5 Things Puppies Need to Learn

Enrolling your dog in puppy kindergarten is a worthwhile investment that we dog owners know will pay off in the long run. Unfortunately sometimes puppy kindergarten just goes through the basic motions: Sit, stay, come. It’s time to get more out of puppy kindergarten, and places like Canine College, Bow Wow Resort understand that there’s a need for more in-depth training. As a result, we’ve compiled a list of five things puppies should all learn in puppy kindergarten. Teaching them how to respond to their name. We know dogs can hear us. In fact, we know dogs can hear more sounds than we humans can. So why is it that sometimes our puppies just don’t want to acknowledge when we call their name? It’s best to start calling their name and offering a reward right afterwards so they have an incentive to respond when called. Eventually, wean off the treats and they should be more responsive. How to not be distressed during bath time. This is a tough one, but there a few ways to work around to get your dog to actually sit still during bath time. For starters, call up a friend whose dog is very friendly with yours and that doesn’t mind bath time. Their dog will help encourage yours and will also keep them comfortable. Teaching them about personal space. Dogs are our sidekicks, but sometimes we need our little corner of the house and they need theirs. It’s often difficult to get a dog to understand that their dog bed is theirs and your human bed is yours. Your dog wanting to use your space is often a sign of insecurity. Try leaving...

Common Dog Training Myths Debunked

Dog training is a great way for your dog to be the best it can be. However there are a few myths out there that some pet owners believe in. With an estimated 70-80 million dog owners in the United States, we’d like to address some of the myths surrounding dog training and obedience. MYTH: When my dog can’t learn a behavior, that means they are incompetent, dominant or stubborn. FACT: Pets, just like us, have different ways of learning. Some humans learn visually or via a hands-on approach. It may take a different type of learning for your dog to understand a command — you just need to be patient and know when to abandon the current obedience approach and switch to a new one. One way to ensure your dog gets the proper training for it’s personality is to opt for in-home dog training lessons. MYTH: Puppies need to be at least six months old for puppy training classes. FACT: This is not so! At Canine College, Bow Wow Resort, our professional dog trainers will work with all ages of dogs. Today’s professional dog training methods include positive reinforcement; this type of training can start almost as soon as you take your new puppy home. Instilling good behavior habits early will ensure a great long-lasting relationship with your pet. MYTH: Positive reinforcement style training only works with smaller, more tame dogs — not dogs who are naturally aggressive or stubborn. FACT: Although it may require more patience and time to train an aggressive or stubborn dog, positive reinforcement has been proven to be a great method for professional dog trainers and pet owners...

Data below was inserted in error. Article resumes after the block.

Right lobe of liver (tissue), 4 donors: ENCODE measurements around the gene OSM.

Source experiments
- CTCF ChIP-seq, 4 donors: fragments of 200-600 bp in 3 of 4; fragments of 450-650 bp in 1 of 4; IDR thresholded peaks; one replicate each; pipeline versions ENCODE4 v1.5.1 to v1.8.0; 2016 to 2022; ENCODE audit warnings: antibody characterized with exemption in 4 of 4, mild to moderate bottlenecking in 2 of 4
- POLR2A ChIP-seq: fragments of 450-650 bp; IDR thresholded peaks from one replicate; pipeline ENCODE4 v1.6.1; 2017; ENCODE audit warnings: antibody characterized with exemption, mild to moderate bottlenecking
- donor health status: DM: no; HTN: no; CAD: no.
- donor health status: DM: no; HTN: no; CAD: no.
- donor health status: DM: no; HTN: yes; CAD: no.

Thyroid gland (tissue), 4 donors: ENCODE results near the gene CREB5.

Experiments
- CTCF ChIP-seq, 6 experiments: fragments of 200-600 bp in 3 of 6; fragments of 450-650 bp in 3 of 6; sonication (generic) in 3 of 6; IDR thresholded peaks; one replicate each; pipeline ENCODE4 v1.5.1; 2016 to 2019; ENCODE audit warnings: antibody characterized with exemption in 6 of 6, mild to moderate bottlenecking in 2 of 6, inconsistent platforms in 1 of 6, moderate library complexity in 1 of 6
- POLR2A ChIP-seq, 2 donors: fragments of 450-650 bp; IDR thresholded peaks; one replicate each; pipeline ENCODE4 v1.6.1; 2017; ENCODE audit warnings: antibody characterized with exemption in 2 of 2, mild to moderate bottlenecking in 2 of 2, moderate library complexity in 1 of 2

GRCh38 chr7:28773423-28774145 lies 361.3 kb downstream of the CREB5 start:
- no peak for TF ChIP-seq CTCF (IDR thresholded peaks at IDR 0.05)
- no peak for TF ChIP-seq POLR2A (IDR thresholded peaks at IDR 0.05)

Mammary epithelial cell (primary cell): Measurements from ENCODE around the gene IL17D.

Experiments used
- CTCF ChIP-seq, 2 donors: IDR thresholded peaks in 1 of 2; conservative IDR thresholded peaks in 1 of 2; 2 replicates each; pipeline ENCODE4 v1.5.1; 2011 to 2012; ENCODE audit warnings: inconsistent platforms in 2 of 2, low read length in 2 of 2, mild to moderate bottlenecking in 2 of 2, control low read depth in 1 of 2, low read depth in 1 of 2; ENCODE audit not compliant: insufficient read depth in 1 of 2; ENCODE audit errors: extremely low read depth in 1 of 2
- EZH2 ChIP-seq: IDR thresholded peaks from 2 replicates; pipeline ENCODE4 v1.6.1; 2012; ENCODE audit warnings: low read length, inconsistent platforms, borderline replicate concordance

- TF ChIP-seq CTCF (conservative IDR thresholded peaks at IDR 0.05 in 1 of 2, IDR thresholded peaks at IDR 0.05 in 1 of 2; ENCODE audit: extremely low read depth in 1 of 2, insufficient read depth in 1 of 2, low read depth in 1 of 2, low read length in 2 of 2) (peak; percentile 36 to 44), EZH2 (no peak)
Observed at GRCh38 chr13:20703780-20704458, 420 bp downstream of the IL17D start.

Benefits of In-Home Dog Training

We dog owners understand that it’s always a good idea to have your dog trained by the professionals. But did you know you don’t have to subject your dog to those often overwhelming group lessons? Many professional dog trainers, such as Canine College, will actually drive to you to train your dog in the comfort of your own home. Although in-home dog training may be a bit more expensive, there are quite a few benefits to consider after you accept the price hike compared to group training. Structured payment plans. Because in-home dog training can cost a couple hundred dollars more than group training, dog trainers understand that not many people may be able to shell out that much money. Fortunately for you there are usually structured payment plans that allow some financial wiggle room. Usually you’ll get a better deal if you buy a larger training package as well. Tailored instruction. Every dog is different: each has their own behavioral problems and has their own speed at which they learn. With one-on-one in-home training, this isn’t an issue. Instead, the trainer will cater the lessons to your dog only, making each individual lesson worth while. No travel required. Many families lead busy lives — especially during the week. Committing to a group dog training session can be difficult to make on the same day each week and the drive out to the training classes can be a long commute. Shorten the time commitment by opting for in-home training instead. Give your older dog a break. Okay, it may be time to admit that you’ve regretted not training your dog when it was younger. But remember,...